News - Honda
Honda pushing to ban Takata-affected vehicles
Denial of vehicle re-registration mooted as Honda escalates Takata recall campaign
12 Oct 2017
By TUNG NGUYEN
HONDA Australia is arguing for vehicles affected by the faulty-Takata airbag inflators to be taken off the road until repair work can be applied as the brand steps up its recall campaign efforts with more visually graphic letters.
Despite an 81 per cent repair rate (527,408 inflators replaced out of about 650,000) – which is well above the industry standard of about 40 per cent – Honda is imploring its remaining customers to heed warnings and come into dealership to replace at-risk parts as soon as possible.
The brand is now pushing the Australian Competition and Consumer Commission (ACCC) to deny registration to all vehicles – not only Honda-badged cars – that are yet to have faulty Takata airbag inflators replaced, revealed Honda Australia director Stephen Collins.
“One of our discussions with the ACCC over the last few weeks … was we are really pushing for government assistance, particularly through the registration authorities, to enable or not enable re-registration or change of ownership of vehicles that have an outstanding recall applicable – not just for Honda but across the industry,” he said.
“Our request to the government and the ACCC is to do that, but that would require coordination with all the state registration authorities.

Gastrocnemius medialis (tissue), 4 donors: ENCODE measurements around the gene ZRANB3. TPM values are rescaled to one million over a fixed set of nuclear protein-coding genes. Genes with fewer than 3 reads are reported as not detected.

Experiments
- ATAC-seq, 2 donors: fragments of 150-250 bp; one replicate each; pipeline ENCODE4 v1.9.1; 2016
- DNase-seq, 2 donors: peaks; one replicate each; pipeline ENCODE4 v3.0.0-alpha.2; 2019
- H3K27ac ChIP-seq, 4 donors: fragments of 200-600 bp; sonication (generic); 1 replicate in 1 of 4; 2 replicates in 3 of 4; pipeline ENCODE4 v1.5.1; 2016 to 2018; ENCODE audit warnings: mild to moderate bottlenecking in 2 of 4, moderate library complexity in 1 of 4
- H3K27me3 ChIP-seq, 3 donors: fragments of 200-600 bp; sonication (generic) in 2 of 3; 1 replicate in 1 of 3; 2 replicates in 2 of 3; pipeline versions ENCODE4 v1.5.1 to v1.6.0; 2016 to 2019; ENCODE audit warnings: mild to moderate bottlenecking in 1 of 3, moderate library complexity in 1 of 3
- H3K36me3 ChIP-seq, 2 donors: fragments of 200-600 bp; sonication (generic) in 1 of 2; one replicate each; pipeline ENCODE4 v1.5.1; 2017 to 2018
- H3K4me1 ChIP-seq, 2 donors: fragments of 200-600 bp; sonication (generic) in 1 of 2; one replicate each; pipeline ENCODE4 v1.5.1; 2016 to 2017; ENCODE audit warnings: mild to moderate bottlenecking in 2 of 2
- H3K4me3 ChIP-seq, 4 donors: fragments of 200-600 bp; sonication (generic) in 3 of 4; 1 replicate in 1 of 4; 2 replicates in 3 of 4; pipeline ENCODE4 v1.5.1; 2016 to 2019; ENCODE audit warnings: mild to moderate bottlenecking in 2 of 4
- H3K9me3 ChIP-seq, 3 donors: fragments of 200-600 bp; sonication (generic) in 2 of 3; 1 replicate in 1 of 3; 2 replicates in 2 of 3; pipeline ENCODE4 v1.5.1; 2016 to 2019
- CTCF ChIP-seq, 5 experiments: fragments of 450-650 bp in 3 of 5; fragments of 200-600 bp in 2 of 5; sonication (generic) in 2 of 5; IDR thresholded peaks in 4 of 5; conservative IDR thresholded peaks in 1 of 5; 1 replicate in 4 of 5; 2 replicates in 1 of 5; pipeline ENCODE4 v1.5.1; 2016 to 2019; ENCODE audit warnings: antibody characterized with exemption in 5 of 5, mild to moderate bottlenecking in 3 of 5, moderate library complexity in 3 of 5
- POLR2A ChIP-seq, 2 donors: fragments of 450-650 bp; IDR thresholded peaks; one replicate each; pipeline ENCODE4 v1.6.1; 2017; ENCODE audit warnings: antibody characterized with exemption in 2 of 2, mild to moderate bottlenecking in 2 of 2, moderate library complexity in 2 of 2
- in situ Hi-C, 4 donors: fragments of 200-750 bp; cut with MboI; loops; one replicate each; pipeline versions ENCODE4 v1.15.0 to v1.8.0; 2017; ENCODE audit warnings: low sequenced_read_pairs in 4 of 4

“Now we have been suggesting this for some time … I don’t think it’s insurmountable, but it will take time.
“We honestly believe that will genuinely help get a number of these old customers and old cars that we can’t find, or the customer who won’t come in, to get fixed.”
Mr Collins revealed the system was already in place in other markets around the world and would help the brand reach its targeted 100 per cent completion rate.
“The Japanese government has just, or is just about, to introduce that, and I think there are a few other markets in Europe that have introduced it for the Takata issue alone,” he said. “So it’s doable.
“I think the ACCC have been really conducive to that and open to that, but ultimately that will help us a lot to bridge the 20 per cent gap.”
Honda Australia currently has around 60,000 replacement airbag inflators in stock, with another 60,000 scheduled to land by year’s end – enough for the company to complete the outstanding number of affected units.
One of the biggest hurdles the Japanese car-maker has faced in completing all repair work has been consumer apathy towards the issue, as Honda claims it has contacted all known customers at least twice via mail, totalling one million correspondents to date.
The brand has also established a dedicated call centre for customer concerns which is open for seven days a week staffed by 27 full-time employees that can assist with queries.
Mr Collins revealed that “if there is an obstacle, we will bend over backwards to overcome that obstacle”, with a case-by-case approach to help customers in terms of towing, a loan car or accommodation if travelling great distances to reach a Honda dealership.